Sound can actually light up a liquid, an effect called sonoluminescence. The effect occurs when the power of an ultrasonic sound wave is transferred into liquid, superheating it and creating a very tiny bubble–the temperature inside is often hot enough to melt steel. The bubble suddenly implodes, transforming the heat energy into a very small flash of light. Scientists can produce this easily in the lab, but even some animals can do it. For example, the pistol shrimp stuns or kills its prey by producing a very brief 200 dB sound wave with a sharp, fast snap of its claw. While the light is too faint to be seen by the human eye, the effect creates sonoluminescence in the water around it.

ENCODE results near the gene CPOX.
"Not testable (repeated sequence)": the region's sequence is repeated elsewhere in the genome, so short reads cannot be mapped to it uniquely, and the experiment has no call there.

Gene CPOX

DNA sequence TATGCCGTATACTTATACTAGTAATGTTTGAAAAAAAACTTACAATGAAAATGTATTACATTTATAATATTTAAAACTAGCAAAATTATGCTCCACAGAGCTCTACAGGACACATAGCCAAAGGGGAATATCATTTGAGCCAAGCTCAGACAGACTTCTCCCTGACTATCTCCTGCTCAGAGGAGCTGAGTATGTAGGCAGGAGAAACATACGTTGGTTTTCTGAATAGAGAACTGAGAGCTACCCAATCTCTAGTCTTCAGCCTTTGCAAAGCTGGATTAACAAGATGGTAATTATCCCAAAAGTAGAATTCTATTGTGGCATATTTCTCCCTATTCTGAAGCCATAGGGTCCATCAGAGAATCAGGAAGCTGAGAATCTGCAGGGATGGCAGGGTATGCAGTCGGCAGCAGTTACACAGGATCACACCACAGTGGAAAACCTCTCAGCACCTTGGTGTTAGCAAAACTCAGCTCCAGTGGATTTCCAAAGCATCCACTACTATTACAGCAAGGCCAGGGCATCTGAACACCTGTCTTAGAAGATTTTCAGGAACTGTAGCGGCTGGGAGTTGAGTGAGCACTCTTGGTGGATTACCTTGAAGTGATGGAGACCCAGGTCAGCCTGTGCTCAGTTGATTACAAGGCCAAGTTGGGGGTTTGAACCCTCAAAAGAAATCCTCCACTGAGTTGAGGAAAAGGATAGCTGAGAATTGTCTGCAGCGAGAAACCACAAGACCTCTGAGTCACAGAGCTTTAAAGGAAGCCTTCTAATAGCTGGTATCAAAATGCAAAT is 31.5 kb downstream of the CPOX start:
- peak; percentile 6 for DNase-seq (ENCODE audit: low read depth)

[image by Dmitry Gelfand, Courtesy PortablePalace]

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